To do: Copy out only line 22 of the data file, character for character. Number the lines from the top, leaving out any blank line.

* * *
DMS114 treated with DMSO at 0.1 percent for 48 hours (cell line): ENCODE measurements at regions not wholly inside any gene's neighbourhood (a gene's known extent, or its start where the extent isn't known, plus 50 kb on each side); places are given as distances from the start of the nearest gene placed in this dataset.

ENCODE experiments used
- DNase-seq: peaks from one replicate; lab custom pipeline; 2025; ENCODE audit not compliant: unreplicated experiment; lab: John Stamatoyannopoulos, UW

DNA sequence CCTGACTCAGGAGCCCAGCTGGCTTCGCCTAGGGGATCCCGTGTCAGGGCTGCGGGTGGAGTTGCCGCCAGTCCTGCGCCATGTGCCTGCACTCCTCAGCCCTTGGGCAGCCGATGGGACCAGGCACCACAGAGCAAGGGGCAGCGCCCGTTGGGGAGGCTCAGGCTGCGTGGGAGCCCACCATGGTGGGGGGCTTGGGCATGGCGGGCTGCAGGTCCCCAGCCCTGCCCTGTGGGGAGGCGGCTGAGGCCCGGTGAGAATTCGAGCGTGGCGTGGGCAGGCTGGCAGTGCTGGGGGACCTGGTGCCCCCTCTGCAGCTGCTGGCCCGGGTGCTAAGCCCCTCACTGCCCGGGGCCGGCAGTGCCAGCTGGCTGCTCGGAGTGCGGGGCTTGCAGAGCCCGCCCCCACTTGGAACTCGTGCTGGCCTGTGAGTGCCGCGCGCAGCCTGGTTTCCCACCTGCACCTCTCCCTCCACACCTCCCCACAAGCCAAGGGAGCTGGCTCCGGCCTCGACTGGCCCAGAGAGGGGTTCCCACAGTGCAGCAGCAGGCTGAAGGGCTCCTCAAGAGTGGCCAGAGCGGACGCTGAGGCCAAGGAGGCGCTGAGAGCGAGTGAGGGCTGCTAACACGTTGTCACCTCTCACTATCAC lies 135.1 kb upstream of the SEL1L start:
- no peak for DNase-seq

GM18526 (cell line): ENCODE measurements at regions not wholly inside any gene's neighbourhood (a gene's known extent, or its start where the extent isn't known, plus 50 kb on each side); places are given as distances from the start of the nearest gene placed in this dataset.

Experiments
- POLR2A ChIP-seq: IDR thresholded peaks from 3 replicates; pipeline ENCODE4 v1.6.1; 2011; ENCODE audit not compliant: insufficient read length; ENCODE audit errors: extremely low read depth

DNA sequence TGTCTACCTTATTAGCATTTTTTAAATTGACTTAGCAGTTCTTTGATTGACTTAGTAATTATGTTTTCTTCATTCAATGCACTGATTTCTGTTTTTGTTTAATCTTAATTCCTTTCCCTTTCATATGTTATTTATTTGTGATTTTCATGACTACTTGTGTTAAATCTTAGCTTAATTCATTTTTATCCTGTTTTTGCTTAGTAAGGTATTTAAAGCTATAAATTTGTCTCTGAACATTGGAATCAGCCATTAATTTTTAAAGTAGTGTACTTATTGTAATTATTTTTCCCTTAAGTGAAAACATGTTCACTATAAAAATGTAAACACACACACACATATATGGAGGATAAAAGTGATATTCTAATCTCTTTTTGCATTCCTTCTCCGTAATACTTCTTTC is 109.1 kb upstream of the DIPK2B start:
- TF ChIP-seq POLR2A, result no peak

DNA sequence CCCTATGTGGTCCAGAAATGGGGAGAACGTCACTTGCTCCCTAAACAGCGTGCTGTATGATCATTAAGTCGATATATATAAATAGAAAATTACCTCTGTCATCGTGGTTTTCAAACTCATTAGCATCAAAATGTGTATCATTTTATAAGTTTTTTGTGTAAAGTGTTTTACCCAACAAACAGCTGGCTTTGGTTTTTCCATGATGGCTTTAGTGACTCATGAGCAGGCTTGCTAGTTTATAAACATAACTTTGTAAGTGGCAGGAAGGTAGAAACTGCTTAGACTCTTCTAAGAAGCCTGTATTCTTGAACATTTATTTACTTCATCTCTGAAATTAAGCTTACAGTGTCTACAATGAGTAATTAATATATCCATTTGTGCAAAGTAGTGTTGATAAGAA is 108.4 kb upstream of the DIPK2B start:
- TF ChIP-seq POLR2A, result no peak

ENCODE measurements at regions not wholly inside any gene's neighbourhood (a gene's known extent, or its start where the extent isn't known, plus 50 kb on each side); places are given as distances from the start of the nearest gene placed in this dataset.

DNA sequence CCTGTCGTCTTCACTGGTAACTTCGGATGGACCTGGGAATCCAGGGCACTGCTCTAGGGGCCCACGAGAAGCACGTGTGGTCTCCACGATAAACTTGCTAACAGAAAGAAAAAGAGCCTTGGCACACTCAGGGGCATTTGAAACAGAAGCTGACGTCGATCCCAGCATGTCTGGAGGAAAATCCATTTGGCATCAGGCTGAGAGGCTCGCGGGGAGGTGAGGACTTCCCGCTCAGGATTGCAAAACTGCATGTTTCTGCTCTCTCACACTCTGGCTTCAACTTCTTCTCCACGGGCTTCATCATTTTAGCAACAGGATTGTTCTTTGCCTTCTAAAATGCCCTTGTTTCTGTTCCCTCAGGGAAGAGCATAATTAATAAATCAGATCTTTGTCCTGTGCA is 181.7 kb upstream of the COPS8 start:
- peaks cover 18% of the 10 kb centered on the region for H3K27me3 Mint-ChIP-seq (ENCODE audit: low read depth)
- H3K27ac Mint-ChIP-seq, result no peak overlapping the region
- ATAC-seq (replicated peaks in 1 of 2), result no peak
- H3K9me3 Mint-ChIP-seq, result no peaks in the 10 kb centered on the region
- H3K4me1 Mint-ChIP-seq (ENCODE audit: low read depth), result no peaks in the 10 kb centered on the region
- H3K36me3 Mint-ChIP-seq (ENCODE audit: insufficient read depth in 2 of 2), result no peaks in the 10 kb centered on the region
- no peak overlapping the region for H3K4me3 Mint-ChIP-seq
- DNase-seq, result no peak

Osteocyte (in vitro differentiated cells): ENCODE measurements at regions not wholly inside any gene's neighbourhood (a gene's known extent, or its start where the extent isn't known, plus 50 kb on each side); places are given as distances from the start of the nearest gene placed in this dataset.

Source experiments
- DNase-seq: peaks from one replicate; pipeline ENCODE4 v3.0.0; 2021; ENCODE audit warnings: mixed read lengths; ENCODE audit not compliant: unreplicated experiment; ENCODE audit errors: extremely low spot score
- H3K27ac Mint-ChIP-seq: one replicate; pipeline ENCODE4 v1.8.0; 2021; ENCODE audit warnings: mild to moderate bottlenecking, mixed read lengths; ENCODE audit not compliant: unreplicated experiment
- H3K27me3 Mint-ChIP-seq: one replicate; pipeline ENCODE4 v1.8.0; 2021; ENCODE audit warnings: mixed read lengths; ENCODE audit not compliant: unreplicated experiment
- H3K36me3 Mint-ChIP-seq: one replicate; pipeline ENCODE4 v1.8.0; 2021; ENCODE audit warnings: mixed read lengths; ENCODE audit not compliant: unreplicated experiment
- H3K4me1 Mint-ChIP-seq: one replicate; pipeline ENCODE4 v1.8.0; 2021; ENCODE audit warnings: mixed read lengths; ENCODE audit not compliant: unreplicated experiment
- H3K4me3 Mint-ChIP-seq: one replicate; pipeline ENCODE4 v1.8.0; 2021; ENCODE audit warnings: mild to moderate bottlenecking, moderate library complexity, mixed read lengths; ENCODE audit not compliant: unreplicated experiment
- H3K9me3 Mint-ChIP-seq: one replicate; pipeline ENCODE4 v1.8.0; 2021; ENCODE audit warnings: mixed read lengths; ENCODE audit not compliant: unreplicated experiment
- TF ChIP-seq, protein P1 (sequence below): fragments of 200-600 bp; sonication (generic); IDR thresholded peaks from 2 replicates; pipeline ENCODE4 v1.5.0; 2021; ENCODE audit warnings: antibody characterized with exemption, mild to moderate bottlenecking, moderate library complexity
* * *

- DNase-seq, result no peak